Ubuntu Desktops-Home

Beautiful Desktop Environments, For Humans. View My Entire Gallery Here.

Prologue: So you maybe thinking, how do you get a desktop to look like this? Is it practical? Does It draw attention? Thats all up to you, responding to the term that i have heard over and over: "The beauty is in the eye of the beholder" and if my desktops do not attract you, there is no reason to make your's like mine. I have seen many different designs and styles that did not look attractive in my mind, and I never had any intention of making my desktop look like them. Feel free when using this guide.

Desktop 1 Click Here For Full Size

This Desktop is my most recent, as you can tell almost right away, the Desktop environment is GNOME. The Linux desktop can run many window managers, the most popular being GNOME, KDE, XFCE, fluxbox, and openbox and many more.

The Main Ingredients

GTK2 Theme: MurrineMire v2 By Lyrae

Emerald Window Boarder : Found In The Link Above

Icon Theme: Areo (Rare)

Fonts: Trebuchet MS-7 (you are looking at it right now)

Wallpaper: Mandolux Black Daisy


You maybe wondering, how come the panel looks a certain way, or why the applications' main menu are in the tool bar. These are all little tweaks that make the largest impact in your final product, and can be considered as the "icing on the cake."

Installing GTk2 Themes & Icon Themes

First before installing  themes, you must make sure that you are running the right gtk-engine to display item correctly. To install gtk2-engines, search your synaptic. The most popular gtk2-engines are clearlooks, murrine, pixbuf, and many more. They can also be found here. Now for the installation. If you are in gnome you can easily select the system>preferences>themes icon and select your tarbell from the install button, or you can manually extract the tarbell in your ~/.themes/ folder. Same goes for icons, except your ~/.icons/ folder.

Start Button

The default start button varies do to your Linux distribution, in Ubuntu you will see the orange ring. Changing this button can make you have a large impact on your desktop. Here you will find a good guide on how to change it.


What you can't see in this screenshot is an AWN bar, set on Autohide.

This bar acts as the same way the dock will act in OSX, allowing you to change your windows or to open applications, and with its rapidly growing online community, awn forums the panel is being modified with patches to create reflections, or even display album covers and stack groups of files.

Mac-like Menu Bar

As you can see in my screenshot above, the File Edit View.. etc are placed on the top of the screen in the main panel instead of on top of the application which came with the default look. I think that this not only saves space, but it provides a more "clean" look to the applications that you are running. Remember, whatever you plan on doing is completely up to you. To achieve this look, this guide provides a shabby how to.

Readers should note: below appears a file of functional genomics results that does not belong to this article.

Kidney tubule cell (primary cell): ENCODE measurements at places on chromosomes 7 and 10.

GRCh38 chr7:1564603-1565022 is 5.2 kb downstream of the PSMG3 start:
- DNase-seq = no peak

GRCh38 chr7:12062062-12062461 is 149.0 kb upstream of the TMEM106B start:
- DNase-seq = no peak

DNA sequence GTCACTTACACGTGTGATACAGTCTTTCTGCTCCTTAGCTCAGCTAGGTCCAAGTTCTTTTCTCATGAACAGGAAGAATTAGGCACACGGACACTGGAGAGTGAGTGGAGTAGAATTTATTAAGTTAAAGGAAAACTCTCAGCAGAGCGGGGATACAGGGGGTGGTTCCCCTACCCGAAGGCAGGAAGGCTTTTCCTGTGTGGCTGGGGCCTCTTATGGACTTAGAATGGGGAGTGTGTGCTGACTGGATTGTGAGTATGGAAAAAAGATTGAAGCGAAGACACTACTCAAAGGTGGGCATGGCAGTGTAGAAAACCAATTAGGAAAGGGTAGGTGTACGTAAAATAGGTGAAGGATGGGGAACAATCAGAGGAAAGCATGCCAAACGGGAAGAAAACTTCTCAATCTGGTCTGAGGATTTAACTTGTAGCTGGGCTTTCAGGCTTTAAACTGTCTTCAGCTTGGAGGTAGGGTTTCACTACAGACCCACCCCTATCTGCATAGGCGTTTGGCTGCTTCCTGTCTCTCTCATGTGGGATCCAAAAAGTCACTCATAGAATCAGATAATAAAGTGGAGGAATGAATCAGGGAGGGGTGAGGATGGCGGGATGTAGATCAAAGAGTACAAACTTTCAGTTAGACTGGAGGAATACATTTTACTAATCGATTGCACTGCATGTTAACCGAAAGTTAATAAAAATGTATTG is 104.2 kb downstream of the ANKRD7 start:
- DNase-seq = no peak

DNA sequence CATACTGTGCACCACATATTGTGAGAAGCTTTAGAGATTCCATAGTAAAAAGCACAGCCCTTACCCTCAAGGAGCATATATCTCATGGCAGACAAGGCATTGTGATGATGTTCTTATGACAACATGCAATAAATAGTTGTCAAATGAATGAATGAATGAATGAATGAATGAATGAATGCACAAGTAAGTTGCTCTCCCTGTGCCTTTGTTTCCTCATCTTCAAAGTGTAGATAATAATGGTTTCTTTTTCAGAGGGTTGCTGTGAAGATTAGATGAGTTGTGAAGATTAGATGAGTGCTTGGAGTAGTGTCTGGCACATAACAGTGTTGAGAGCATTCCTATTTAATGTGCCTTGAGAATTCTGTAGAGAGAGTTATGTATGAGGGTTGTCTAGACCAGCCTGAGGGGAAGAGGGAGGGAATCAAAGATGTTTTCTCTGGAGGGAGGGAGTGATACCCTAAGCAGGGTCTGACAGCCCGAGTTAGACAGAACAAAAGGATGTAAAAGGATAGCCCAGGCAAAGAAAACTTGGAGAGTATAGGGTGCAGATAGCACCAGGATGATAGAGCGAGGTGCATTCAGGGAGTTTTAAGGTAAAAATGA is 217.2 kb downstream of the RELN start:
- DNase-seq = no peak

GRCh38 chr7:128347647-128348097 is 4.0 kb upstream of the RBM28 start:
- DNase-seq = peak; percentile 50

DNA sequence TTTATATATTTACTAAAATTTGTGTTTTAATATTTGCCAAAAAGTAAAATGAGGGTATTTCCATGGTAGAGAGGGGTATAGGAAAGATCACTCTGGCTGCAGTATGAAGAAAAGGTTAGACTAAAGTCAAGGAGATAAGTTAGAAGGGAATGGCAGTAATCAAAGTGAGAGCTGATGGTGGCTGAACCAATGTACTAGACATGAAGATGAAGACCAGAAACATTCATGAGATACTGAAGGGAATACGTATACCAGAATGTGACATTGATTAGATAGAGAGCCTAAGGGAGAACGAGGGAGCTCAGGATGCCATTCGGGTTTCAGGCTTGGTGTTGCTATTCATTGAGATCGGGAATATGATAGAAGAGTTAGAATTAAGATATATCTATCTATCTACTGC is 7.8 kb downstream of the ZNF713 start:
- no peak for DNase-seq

Desktop 2 Click Here For Full Size

This Desktop is fairly recent, another GNOME desktop, and is almost completely based of the GAIA theme found at gaia.customize.org. This theme was ported and made by gtk-theme god Lyrae.

The Main Ingredients

GTK2 Theme: GAIA By Lyrae

Emerald Window Boarder: GAIA By NeedCoffee

Icon Theme: Areo (Rare) and GAIA

Fonts: Mayalam 7.4

Wallpaper: We Are The New Economy



The gnome-panel in this screenshot was simple to make, but does not look as easy as it seems, the actual panel was made in photoshop by myself and you can find it here The start-here.svg or start button was a simple white down arrow on a transparent background so it works with all themes. I made on photoshop and you can find it here

Desktop Icons

To achieve the look of my desktop icons in the shop, simply right-click the icon you chose to change, and select properties, and click on the picture of the icon itself to navigate to the icon of your choice.

Emerald Tweaks

Using emerald-theme-manager is very easy to tweak your *.emerald themes simply open it up, highlight the theme of your choice, and click the edit tab, allowing you to edit almost every aspect of the theme. In this case, I only changed the hight of the bar to save more space and changed the font for my better liking.

Theme Changer

To change my GTK themes I use a program that is very friendly called gtk-chtheme, you can find the source here and you can compile it using basic cd, make, sudo make install functions. The final product will look like this.

Desktop 3 Click Here For Full Size

This is one of my most favorite desktops, based off the popular lightweight desktop environment Openbox. To me, simplicity is beautiful and productive, and you will not find a better window manager than openbox. Once again, this theme contains almost all ingredients made by Lyrae.

Main Ingredients

GTK2 Theme: Nova By Lyrae

Openbox Theme: Nova by Lyrae

Icon Theme: You guessed it.... Tango (default installed)

Fonts: Lucida Grande & Other Mac fonts

Wallpaper: Lazy Days II on Interfacelift.com